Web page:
|School Accreditation - Student Transfers|
This Discussion Guide is part of Community Conversations –Exploring Policy Concerns at FOCUS St. Louis. Community Conversations are meant to inform citizens and initiate public discourse around the policies that affect the St. Louis region. As is the case with all public policies, these issues are complex and multi-faceted, with many stakeholders. Please keep this in mind as you discuss school accreditation and student transfers in your community.
School Accreditation – Student transfers
On June 11, 2013 the Missouri Supreme Court once again rejected legal arguments against a state statute that allows students to leave unaccredited school districts for accredited schools.
In the ruling handed down on June 11, 2013, the high court said a lower court decision incorrectly determined that the statute would be impossible to enforce and violated aspects of the Missouri Constitution.
The decision centers on a statute that allows students in unaccredited school districts to transfer to accredited schools at no expense to their families. The unaccredited district must pay for the children’s education and transportation. In the St. Louis metropolitan region, currently both Normandy and Riverview Gardens School Districts are unaccredited districts.
The Missouri Department of Elementary and Secondary Education (DESE) advised the two districts to select one district to send buses, and a second if that district became full. Normandy chose Francis Howell School District in St. Charles County, and Riverview Gardens chose Mehlville School District in South St. Louis County and more recently Kirkwood School District in St. Louis County.
Today, the ruling stands, but the debate continues on how school districts and communities will interpret and implement the statute. The DESE guidelines are not law and are open to interpretation and possible litigation.
The State Board of Education classifies public school districts in three categories: (1)accredited, (2)-provisionally accredited and (3)-unaccredited. According to a 1993 state law, students in an unaccredited district are eligible to transfer to an accredited district in the same or adjoining county without expense to the family. The state statute requires the unaccredited school district to cover tuition and transportation costs for students transferring to accredited school districts.
When SLPS lost its accreditation in 2007, Jane Turner and three other parents representing six students attending the School District of Clayton filed a lawsuit against the Clayton and St. Louis school districts and the City of St. Louis Board of Education. Though the students lived in the SLPS district they were currently attending Clayton schools based on personal tuition agreements. The plaintiffs (the parents) contended that the SLPS district should pay for their students’ tuition as it had been stripped of its accreditation and that the Clayton district should send the tuition bills to the transitional (unaccredited) district. In the fall of 2012, SLPS regained provisional accreditation so St. Louis City children are no longer eligible to transfer under this statue.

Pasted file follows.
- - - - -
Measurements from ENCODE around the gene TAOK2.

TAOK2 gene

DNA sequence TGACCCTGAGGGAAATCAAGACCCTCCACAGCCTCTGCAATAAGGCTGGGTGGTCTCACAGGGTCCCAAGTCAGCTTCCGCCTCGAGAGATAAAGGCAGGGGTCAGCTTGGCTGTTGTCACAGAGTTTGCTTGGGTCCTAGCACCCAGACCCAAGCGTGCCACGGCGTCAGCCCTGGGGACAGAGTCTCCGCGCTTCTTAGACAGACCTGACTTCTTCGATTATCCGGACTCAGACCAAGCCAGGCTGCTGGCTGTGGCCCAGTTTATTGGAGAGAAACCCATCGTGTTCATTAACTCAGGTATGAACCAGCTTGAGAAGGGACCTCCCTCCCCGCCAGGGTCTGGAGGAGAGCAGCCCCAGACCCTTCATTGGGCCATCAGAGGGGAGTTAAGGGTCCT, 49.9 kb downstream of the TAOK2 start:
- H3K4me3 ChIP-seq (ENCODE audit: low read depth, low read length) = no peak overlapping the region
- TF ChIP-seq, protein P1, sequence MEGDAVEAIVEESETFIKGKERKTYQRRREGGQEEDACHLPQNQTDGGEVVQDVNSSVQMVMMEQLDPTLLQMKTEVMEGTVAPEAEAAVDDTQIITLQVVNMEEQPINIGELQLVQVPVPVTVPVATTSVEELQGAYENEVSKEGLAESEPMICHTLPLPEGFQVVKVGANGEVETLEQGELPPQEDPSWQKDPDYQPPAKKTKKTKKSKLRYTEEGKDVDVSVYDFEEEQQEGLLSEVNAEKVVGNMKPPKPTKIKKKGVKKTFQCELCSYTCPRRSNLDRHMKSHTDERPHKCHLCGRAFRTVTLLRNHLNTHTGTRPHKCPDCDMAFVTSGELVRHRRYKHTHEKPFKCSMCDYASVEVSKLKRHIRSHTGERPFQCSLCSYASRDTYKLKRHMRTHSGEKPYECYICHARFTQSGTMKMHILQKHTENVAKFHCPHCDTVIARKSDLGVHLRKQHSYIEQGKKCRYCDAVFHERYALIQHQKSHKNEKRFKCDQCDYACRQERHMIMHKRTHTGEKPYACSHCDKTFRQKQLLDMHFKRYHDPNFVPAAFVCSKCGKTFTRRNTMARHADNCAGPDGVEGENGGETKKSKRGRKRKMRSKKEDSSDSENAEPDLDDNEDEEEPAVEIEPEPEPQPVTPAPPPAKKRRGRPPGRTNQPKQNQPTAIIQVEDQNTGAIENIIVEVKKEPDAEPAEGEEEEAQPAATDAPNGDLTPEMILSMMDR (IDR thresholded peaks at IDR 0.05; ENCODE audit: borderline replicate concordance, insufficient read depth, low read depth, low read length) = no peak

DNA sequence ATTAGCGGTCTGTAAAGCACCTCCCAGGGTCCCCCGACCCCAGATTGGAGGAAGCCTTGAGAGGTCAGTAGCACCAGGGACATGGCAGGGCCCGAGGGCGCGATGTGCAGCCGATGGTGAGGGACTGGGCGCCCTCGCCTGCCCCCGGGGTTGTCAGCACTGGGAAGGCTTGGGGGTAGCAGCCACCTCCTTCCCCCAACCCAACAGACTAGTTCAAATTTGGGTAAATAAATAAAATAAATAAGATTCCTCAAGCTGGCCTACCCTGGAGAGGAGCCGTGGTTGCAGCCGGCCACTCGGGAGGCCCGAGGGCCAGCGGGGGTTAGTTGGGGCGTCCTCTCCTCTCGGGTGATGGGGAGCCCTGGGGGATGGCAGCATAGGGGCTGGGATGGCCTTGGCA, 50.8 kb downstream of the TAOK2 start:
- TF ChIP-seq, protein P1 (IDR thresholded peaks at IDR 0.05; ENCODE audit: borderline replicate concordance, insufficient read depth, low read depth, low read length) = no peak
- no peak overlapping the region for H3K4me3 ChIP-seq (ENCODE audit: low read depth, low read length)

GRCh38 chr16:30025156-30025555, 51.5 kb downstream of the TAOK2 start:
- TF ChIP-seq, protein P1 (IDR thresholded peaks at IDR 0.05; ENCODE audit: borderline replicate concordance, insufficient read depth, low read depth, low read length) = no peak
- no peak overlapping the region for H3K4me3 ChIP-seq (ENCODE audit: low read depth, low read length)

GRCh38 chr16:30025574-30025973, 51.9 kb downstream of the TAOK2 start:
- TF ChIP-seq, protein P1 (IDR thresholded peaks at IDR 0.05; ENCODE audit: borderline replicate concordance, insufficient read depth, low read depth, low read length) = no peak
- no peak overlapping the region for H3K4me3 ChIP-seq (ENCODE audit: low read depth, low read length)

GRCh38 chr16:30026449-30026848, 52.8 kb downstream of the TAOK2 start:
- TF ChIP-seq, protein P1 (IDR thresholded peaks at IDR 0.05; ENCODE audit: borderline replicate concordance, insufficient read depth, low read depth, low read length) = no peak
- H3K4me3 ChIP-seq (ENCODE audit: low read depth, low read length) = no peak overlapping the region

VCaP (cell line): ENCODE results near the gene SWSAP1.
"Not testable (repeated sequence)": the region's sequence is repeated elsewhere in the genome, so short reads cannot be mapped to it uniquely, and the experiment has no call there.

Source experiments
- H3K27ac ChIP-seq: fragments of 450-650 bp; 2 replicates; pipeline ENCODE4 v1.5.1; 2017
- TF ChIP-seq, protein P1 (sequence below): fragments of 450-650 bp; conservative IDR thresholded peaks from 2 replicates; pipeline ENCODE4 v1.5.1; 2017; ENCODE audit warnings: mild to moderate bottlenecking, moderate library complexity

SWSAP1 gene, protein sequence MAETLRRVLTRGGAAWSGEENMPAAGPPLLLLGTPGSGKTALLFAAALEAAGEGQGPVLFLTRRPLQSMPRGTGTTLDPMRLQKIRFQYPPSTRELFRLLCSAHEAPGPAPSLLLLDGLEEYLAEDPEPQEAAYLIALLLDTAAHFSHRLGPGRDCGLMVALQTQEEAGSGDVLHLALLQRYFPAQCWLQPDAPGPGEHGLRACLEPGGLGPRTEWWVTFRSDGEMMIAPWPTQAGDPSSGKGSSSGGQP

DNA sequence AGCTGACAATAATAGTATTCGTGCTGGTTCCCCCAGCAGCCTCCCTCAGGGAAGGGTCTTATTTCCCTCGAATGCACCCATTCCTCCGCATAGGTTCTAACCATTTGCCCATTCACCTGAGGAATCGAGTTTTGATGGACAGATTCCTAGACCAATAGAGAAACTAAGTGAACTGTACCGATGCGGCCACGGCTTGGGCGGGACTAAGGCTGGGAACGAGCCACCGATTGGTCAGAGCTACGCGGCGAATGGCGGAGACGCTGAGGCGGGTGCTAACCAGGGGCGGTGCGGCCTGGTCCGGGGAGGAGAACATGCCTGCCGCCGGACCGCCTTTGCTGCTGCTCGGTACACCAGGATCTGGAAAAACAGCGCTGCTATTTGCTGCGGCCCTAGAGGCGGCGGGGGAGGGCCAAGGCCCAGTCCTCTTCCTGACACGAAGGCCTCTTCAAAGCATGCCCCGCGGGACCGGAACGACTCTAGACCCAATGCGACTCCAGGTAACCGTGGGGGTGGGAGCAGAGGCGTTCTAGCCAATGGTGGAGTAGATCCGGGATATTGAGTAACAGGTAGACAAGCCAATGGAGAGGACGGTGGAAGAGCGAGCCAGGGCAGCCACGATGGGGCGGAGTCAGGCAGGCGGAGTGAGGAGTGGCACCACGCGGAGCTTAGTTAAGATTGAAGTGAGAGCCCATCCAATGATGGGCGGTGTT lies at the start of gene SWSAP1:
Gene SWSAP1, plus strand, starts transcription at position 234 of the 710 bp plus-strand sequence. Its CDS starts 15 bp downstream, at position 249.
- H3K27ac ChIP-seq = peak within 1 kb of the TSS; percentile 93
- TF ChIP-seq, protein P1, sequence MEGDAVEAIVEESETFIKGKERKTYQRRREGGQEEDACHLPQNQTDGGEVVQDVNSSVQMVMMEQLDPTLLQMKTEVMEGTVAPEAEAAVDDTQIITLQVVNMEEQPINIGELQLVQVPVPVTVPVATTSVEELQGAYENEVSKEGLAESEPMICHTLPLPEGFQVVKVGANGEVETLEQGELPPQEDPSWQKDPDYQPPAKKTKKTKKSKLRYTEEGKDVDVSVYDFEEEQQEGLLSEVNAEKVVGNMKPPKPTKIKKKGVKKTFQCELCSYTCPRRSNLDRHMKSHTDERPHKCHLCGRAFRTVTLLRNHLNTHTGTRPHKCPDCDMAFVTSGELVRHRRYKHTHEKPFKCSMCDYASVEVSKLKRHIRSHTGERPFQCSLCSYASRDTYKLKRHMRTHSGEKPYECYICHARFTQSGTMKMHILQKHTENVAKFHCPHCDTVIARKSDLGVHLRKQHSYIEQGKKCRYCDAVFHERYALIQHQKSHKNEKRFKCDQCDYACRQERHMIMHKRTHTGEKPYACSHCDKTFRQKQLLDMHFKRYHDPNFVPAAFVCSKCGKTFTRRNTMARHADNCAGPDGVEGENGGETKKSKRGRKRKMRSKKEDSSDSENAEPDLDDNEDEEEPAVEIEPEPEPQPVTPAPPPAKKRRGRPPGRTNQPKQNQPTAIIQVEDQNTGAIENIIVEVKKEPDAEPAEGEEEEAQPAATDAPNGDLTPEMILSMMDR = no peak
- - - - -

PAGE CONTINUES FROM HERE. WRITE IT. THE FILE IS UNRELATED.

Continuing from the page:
In January 2013, Normandy School District lost its accreditation. Riverview Gardens has been unaccredited since 2006. Under the current state statue, students from both of these districts are eligible to transfer to accredited schools at no expense to their families. The Missouri Department of Elementary and Secondary Education advised the two districts to select one district to send buses, and a second if that district became full.
Recently this issue has gotten a great deal of media and public attention. There have been many public meetings held in communities served by the school districts of Francis Howell, Mehlville, Kirkwood, Riverview Gardens and Normandy.
In 2012, the conversation was focused on a small group of students/families leaving SLPS to attend Clayton School District, but there is now a much larger regional conversation about equity in education in the St. Louis community.
Who Else Is Involved?
Four Possible Viewpoints
Person A believes students from Normandy and Riverview Gardens (or any unaccredited school district) should have access to all accredited public schools in the region, without cost to their families. They see a moral obligation to provide the highest quality public education to all children.
Person B believes that the challenges of accommodating such a high volume of transferring students into the accredited districts will have an overall negative impact on the standards and quality of education in the receiving districts. For that reason, there should be a limit to the number of students allowed to enroll from Normandy and Riverview Gardens (or any unaccredited school district) into neighboring districts. The limit is based on the number of students a district can reasonably accommodate and not jeopardize their accreditation standings.
Person C believes that their community is being harmed by this action. They live where they do because of the quality / reputation of the school district and they fear that the current action will negatively impact their child’s educational experience and will disrupt their community.
Person D believes that the priority should be placed on finding a way to provide high quality education to students in any unaccredited (or provisionally accredited) through increased support to the schools and community.
Questions for Consideration
Possible Action Steps (Personal, Civic and Organizational)
Links for Further Reading